Graphs in disguise: from todo lists to build systems

In this blog post we will look at an example of using the algebra of graphs for manipulating sequences of items, which at first sight might not look like graphs, but are actually dependency graphs in disguise. We will develop a tiny DSL for composing todo lists on top of the alga library and will show how it can be used for planning a holiday and, on a more serious note, for writing software build systems. This blog post will partially answer the question about possible applications of the algebra of graphs that was asked in this reddit discussion.

Update: This series of blog posts was published as a functional pearl at the Haskell Symposium 2017.

Todo lists and the algebra of graphs

Todo lists are sequences of items that, as one would expect, need to be done. The order of items in the sequence matters, because some items may depend on others. The simplest todo list is the empty one. Then we have todo lists containing a single item, from which we can build up longer lists using the same operators we introduced to construct graphs.

An item will correspond to a graph vertex. We’ll use the OverloadedStrings GHC extension, so we can create todo items without explicitly wrapping them into a vertex. This will also allow everyone to choose their favourite representation for strings; plain old String is fine for our examples:

{-# LANGUAGE OverloadedStrings #-}
import Data.String

import Algebra.Graph
import Algebra.Graph.Util

instance (IsString a, Ord a) => IsString (Todo a) where
    fromString = vertex . fromString

shopping :: Todo String
shopping = "presents"

Here Todo is a Graph instance whose implementation will be revealed later. One can combine several items into a single todo list using the overlay operator + of the algebra:

shopping :: Todo String
shopping = "presents" + "coat" + "scarf"

The semantics of a todo list is just a list of items in the order they can be completed, or Nothing if the there is no possible completion order that satisfies all dependency constraints between different items. We can extract the semantics using todo function with the following signature:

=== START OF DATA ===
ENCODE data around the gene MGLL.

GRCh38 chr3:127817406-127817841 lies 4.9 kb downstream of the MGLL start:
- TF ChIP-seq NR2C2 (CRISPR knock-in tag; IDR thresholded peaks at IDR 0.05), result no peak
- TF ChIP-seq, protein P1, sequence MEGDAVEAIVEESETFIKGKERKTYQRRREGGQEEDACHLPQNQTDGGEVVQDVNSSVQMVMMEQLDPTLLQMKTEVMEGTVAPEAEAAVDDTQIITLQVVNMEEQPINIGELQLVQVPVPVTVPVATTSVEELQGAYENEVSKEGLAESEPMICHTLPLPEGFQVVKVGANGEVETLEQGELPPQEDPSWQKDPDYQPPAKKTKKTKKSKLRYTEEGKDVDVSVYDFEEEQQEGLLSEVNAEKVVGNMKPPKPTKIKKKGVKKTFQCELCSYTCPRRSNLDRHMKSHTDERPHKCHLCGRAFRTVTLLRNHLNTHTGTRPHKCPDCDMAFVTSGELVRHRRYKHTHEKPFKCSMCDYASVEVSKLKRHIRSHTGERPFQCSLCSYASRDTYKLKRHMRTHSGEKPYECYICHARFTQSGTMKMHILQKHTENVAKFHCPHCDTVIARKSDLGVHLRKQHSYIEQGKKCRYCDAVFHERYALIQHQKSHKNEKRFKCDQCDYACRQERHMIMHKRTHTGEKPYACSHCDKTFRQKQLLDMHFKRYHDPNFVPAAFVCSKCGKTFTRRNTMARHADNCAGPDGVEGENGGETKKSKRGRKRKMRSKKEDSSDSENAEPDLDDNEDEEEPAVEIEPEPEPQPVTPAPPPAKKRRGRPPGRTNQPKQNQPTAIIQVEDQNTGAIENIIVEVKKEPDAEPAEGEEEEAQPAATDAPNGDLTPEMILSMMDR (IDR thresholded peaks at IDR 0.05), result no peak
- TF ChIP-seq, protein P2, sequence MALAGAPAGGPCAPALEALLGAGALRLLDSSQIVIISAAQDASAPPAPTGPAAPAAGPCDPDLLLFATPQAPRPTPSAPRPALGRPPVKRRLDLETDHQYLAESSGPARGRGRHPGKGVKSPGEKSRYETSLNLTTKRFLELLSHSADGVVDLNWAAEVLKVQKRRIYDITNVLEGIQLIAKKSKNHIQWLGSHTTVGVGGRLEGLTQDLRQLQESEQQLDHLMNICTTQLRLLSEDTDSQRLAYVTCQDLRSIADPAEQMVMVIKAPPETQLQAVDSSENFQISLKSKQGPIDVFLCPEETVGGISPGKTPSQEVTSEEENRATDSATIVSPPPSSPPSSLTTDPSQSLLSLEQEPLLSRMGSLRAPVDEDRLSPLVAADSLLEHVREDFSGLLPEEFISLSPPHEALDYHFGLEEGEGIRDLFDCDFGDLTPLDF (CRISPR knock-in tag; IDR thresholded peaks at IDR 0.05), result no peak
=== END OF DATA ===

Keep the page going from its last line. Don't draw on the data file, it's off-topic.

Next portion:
todo :: Ord a => Todo a -> Maybe [a]

The overlay operator is commutative, therefore reordering items in the shopping list does not change the semantics:

λ> todo shopping
Just ["coat","presents","scarf"]
λ> todo $ "coat" + "scarf" + "presents"
Just ["coat","presents","scarf"]
λ> shopping == "coat" + "scarf" + "presents"

As you can see, the items are simply ordered alphabetically as there are no dependencies between them. Let’s add some! To do that we’ll use the connect operator → from the algebra. When two todo lists are combined with →, the meaning is that all items in the first list must be completed before we can start completing items from the second todo list. I’m currently planning a holiday trip to visit friends and therefore will need to pack all stuff that I buy before travelling:

holiday :: Todo String
holiday = shopping * "pack" * "travel"

λ> todo holiday
Just ["coat","presents","scarf","pack","travel"]
λ> shopping == holiday
λ> shopping `isSubgraphOf` holiday

Items "pack" and "travel" have been appended to the end of the list even though "pack" comes before "presents" alphabetically, and rightly so: we can’t pack presents before we buy them!

Now let’s add a new dependency constraint to an existing todo list. For example, I might want to buy a new scarf before a coat, because I would like to make sure the coat looks good with the new scarf:

λ> todo $ holiday + "scarf" * "coat"
Just ["presents","scarf","coat","pack","travel"]

Look how the resulting list changed: "coat" has been moved after "scarf" to meet the new constraint! Of course, it’s not too difficult to add contradictory constraints, making the todo list impossible to schedule:

λ> todo $ holiday + "travel" * "presents"